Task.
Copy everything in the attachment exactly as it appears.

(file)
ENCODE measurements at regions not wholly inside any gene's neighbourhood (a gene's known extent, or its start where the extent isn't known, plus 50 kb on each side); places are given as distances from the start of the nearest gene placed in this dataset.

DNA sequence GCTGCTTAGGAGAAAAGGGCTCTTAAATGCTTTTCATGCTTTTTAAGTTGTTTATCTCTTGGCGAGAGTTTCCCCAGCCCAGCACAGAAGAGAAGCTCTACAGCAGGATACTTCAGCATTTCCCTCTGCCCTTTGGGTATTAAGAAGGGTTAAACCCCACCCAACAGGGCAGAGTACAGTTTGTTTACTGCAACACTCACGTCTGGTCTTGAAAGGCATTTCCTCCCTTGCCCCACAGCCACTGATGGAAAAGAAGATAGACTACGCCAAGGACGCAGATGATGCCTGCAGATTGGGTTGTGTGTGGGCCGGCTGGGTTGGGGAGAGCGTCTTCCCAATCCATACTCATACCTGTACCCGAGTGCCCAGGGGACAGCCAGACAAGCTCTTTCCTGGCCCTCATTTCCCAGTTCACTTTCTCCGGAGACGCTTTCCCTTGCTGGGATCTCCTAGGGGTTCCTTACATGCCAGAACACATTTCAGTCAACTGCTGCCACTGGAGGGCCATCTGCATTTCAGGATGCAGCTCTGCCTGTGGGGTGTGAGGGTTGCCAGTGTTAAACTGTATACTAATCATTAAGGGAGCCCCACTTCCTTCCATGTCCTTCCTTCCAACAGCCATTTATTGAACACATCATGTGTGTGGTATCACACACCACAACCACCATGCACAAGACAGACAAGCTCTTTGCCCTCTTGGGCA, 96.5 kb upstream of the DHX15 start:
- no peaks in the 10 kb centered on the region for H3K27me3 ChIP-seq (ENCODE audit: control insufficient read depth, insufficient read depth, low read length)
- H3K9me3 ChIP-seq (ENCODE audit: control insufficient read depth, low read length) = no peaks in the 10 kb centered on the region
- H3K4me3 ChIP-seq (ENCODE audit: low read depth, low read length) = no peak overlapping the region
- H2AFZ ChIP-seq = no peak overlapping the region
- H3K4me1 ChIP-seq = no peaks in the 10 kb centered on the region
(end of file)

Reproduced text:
ENCODE measurements at regions not wholly inside any gene's neighbourhood (a gene's known extent, or its start where the extent isn't known, plus 50 kb on each side); places are given as distances from the start of the nearest gene placed in this dataset.

DNA sequence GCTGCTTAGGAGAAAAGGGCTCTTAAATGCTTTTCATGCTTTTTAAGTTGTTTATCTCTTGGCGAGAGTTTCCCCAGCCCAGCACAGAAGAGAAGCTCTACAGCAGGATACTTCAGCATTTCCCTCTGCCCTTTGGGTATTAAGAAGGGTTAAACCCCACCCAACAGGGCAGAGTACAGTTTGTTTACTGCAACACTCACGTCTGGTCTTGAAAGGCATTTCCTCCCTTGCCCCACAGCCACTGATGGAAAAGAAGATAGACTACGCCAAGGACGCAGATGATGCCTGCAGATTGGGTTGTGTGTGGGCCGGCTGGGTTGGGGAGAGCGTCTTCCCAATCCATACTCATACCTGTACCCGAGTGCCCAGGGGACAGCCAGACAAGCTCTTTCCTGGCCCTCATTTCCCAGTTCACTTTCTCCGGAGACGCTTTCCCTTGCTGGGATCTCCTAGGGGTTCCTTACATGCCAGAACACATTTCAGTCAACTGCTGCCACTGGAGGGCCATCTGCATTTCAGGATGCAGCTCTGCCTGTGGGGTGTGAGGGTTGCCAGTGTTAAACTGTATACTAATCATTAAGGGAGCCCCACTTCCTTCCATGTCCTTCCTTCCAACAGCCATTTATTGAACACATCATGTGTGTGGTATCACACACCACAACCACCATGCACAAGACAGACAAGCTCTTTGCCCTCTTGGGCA, 96.5 kb upstream of the DHX15 start:
- no peaks in the 10 kb centered on the region for H3K27me3 ChIP-seq (ENCODE audit: control insufficient read depth, insufficient read depth, low read length)
- H3K9me3 ChIP-seq (ENCODE audit: control insufficient read depth, low read length) = no peaks in the 10 kb centered on the region
- H3K4me3 ChIP-seq (ENCODE audit: low read depth, low read length) = no peak overlapping the region
- H2AFZ ChIP-seq = no peak overlapping the region
- H3K4me1 ChIP-seq = no peaks in the 10 kb centered on the region